International law in intrastate conflict resolution
The behavior of parties in conflicts and the peace agreements they conclude take place within the framework of international law. When the parties are states, those agreements become part of international law and the parties’ behavior also impact the body of state practice that shapes customary international law. Although perhaps less obvious, actors in intrastate conflicts—conflicts within states—are also obligated to comply with international law and intrastate peace agreements similarly impact it. In what we refer to here as the international law of intrastate relations, state and non-state actors are bound by a wide range of rules and norms of international law. The international community does not always hold them to these requirements, perhaps giving precedence to the principle of non-interference in other states’ ‘internal affairs’. This project looks at the responsibility of the international community in respect to intrastate conflicts and peace processes where, and to the extent, international law does apply, as well as at ways to encourage states’ compliance with their legal obligations in this regard.
Although international law primarily regulates relations among states, it also increasingly governs aspects of intrastate relations—the most obvious having to do with human rights and with self-determination of peoples—and it may have a bearing on conflicts within states and on their resolution. How can the international community usefully engage with conflicting parties or sanction them on matters relating to their international legal obligations? And when are states required to act in the event of a breach of international law of this kind? How can such international involvement be helpful in sustainably resolving intrastate conflicts? These are some of the questions we will be exploring with a view to promoting a climate conducive to sustainable conflict resolution, one buttressed by greater respect for the principles and norms of international law.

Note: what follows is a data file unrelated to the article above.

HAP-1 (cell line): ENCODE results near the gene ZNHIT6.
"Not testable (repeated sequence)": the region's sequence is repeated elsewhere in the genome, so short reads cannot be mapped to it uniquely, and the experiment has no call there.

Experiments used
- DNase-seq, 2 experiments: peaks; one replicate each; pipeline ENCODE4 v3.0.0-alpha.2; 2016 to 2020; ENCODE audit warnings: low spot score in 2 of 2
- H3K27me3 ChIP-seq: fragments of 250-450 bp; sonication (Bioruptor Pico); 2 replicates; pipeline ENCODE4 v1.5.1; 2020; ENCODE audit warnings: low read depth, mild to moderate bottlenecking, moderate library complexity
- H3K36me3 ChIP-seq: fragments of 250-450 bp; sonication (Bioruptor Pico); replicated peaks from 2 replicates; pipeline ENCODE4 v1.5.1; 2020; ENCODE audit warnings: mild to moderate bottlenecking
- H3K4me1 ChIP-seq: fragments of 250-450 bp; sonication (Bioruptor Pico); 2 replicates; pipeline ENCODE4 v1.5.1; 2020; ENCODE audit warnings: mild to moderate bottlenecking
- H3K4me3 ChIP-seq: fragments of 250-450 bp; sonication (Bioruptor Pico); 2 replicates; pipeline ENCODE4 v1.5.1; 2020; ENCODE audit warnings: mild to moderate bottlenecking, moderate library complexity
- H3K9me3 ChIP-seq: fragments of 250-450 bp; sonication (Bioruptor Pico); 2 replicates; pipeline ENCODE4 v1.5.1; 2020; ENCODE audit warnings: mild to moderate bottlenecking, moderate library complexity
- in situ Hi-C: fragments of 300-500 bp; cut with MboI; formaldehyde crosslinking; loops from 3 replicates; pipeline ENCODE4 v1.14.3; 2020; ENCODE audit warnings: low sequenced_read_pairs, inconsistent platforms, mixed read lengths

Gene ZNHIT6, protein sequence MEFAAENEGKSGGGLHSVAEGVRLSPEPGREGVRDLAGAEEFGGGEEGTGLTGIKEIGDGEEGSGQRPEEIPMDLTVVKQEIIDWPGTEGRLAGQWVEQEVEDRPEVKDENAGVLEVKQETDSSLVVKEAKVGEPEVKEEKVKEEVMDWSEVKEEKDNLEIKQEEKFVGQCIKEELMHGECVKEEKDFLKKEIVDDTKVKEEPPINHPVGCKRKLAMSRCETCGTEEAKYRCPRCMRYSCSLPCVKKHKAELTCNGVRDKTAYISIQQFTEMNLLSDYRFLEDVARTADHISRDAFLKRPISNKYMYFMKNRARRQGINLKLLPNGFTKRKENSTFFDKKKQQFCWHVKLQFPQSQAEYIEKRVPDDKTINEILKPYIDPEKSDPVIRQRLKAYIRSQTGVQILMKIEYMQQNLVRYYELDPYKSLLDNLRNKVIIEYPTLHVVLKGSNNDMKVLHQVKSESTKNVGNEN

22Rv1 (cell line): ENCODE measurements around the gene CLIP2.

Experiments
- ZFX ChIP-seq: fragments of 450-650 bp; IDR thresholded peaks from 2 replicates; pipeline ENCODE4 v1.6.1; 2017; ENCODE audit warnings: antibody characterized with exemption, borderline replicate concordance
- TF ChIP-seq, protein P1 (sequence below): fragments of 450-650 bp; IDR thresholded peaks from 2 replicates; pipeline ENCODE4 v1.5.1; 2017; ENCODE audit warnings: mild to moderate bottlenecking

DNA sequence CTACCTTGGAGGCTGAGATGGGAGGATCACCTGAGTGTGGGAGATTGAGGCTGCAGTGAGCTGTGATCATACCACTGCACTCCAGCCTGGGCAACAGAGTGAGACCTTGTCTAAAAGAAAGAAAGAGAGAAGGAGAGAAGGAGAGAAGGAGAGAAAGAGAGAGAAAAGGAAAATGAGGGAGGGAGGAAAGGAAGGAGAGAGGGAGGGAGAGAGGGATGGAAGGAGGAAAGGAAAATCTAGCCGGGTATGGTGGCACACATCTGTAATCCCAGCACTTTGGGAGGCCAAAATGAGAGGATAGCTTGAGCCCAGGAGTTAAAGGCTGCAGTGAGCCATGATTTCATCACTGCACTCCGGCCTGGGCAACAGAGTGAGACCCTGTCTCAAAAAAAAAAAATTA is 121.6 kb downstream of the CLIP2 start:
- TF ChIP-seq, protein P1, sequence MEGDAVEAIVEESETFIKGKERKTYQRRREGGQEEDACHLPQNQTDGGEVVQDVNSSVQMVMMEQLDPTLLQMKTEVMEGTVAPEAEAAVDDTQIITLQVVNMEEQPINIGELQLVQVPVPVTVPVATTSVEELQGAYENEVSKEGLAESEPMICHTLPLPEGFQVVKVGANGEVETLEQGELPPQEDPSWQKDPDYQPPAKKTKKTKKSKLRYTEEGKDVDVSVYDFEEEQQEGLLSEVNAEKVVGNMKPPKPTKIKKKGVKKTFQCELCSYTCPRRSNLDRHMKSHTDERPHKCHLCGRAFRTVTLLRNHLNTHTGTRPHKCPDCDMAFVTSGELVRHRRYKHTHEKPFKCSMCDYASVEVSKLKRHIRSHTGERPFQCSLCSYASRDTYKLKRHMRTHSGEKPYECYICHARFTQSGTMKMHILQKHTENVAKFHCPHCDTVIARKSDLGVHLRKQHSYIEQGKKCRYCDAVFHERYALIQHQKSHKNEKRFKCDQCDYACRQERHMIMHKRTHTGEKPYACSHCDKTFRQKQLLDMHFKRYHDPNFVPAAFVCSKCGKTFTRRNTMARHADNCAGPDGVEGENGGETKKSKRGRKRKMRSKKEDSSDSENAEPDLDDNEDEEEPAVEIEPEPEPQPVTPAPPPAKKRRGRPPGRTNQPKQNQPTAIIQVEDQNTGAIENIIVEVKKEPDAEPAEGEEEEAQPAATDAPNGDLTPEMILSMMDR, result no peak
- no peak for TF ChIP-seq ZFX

For a discussion of evolving international law of intrastate relations and the shift from state sovereignty as a right and privilege to a responsibility, see THE MISSING PEACE: International Law of Intrastate Relations, Keynote Address by Kreddha’s founder and executive president Michael van Walt at the 23rd Annual Fulbright Symposium on International Legal Problems, GGU, San Francisco, by clicking here.
Michael van Walt organized an international seminar on the developing principle of the Responsibility to Protect and invited the Rt. Hon. Gareth Evans, Co-Chair of the International Commission on Intervention and State Sovereignty and former Foreign Minister of Australia, to give a public lecture on the subject in March 2014. Click here for the text of the lecture by Professor Evans, After Syria: The Future of the Responsibility to Protect.
- History and International Law Projects
- Addressing history in peace processes
- How history is used in and affects peace processes
- Understanding conflicting historical narratives
- Inner and East Asia case studies
- The nature of rule and interpolity relations
- Intermingling of past and present in territorial claims
- International law in intrastate conflict resolution